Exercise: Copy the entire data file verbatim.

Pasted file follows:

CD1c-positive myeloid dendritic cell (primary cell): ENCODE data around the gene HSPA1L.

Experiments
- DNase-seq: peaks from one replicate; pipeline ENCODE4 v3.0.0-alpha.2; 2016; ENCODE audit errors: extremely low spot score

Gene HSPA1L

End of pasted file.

CD1c-positive myeloid dendritic cell (primary cell): ENCODE data around the gene HSPA1L.

Experiments
- DNase-seq: peaks from one replicate; pipeline ENCODE4 v3.0.0-alpha.2; 2016; ENCODE audit errors: extremely low spot score

Gene HSPA1L